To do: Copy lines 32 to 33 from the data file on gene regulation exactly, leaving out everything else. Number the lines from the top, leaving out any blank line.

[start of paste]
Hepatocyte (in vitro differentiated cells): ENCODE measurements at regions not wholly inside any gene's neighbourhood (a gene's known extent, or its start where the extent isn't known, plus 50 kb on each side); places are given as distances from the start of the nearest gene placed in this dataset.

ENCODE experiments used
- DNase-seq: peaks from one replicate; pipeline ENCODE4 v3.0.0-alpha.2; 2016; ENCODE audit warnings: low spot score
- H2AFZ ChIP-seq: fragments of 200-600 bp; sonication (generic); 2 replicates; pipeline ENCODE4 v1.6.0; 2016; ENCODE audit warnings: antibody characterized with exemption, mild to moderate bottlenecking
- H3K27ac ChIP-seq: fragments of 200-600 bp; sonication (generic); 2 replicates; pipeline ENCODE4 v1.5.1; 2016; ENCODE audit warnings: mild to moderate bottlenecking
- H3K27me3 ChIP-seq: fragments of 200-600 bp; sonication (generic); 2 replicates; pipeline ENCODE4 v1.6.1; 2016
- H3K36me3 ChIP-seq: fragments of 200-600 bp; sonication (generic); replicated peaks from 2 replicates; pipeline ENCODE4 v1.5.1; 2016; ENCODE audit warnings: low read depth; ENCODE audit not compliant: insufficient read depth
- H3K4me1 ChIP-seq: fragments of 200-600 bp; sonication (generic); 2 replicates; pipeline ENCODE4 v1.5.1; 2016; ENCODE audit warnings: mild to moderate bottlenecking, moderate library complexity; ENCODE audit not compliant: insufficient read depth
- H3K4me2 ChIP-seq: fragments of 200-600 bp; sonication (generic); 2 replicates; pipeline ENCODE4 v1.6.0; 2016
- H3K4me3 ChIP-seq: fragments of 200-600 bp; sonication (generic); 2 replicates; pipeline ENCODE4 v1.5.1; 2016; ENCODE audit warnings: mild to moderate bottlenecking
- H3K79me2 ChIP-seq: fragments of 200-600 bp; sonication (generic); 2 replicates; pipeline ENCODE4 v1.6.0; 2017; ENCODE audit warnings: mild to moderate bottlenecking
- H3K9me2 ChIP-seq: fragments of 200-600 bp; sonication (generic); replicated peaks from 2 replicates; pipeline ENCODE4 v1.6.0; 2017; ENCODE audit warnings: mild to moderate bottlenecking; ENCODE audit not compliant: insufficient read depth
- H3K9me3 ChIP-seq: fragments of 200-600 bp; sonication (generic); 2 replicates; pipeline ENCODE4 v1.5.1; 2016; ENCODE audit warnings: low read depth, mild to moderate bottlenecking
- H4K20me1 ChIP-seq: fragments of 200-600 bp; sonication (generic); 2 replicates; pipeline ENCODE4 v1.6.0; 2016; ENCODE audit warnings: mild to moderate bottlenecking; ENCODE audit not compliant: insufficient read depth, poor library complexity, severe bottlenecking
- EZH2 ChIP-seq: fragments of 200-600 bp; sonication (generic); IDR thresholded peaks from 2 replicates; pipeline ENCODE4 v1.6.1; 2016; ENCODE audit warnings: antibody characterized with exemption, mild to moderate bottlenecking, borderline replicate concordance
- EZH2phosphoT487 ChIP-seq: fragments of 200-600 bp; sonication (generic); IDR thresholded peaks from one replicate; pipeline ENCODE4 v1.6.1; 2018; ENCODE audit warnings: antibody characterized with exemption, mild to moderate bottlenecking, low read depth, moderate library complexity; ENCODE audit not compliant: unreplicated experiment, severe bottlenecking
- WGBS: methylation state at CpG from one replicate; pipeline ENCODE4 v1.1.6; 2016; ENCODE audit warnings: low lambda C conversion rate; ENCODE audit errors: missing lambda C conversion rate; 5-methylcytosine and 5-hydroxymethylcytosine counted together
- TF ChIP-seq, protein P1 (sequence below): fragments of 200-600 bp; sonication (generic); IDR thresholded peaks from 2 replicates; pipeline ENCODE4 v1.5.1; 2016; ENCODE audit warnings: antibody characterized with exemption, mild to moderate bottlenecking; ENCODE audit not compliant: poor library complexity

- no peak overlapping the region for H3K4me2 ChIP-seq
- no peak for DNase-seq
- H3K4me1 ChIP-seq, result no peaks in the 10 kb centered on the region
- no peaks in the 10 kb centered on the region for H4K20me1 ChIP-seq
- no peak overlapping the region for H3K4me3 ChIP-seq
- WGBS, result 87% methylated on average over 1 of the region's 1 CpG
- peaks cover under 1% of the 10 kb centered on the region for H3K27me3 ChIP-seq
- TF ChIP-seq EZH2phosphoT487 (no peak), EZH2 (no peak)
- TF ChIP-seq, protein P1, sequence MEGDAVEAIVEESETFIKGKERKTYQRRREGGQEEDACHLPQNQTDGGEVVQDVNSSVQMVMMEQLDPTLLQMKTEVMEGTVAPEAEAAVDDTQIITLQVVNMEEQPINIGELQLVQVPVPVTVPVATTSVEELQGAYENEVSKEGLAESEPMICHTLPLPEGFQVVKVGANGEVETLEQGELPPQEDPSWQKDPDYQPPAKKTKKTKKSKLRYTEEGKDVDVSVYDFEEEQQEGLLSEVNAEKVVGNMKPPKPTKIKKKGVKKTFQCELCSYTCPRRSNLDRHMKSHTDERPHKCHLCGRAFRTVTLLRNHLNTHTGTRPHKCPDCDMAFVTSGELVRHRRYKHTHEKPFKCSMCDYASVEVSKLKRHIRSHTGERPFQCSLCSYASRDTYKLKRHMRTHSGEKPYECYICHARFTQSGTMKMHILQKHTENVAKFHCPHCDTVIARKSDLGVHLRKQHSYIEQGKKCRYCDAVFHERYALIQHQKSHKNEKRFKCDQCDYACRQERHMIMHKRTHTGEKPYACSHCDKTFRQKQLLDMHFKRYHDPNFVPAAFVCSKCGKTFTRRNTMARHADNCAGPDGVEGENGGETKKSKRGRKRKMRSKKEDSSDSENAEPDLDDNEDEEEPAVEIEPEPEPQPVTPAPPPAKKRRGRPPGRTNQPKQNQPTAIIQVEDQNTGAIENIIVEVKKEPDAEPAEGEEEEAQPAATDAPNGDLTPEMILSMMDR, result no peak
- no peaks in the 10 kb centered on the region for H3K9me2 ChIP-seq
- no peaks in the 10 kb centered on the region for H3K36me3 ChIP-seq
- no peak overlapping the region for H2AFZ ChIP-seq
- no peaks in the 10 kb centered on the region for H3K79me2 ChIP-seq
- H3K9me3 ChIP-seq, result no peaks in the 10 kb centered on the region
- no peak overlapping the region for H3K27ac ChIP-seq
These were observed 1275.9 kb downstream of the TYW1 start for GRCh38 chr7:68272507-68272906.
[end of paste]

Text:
- H3K9me3 ChIP-seq, result no peaks in the 10 kb centered on the region
- no peak overlapping the region for H3K27ac ChIP-seq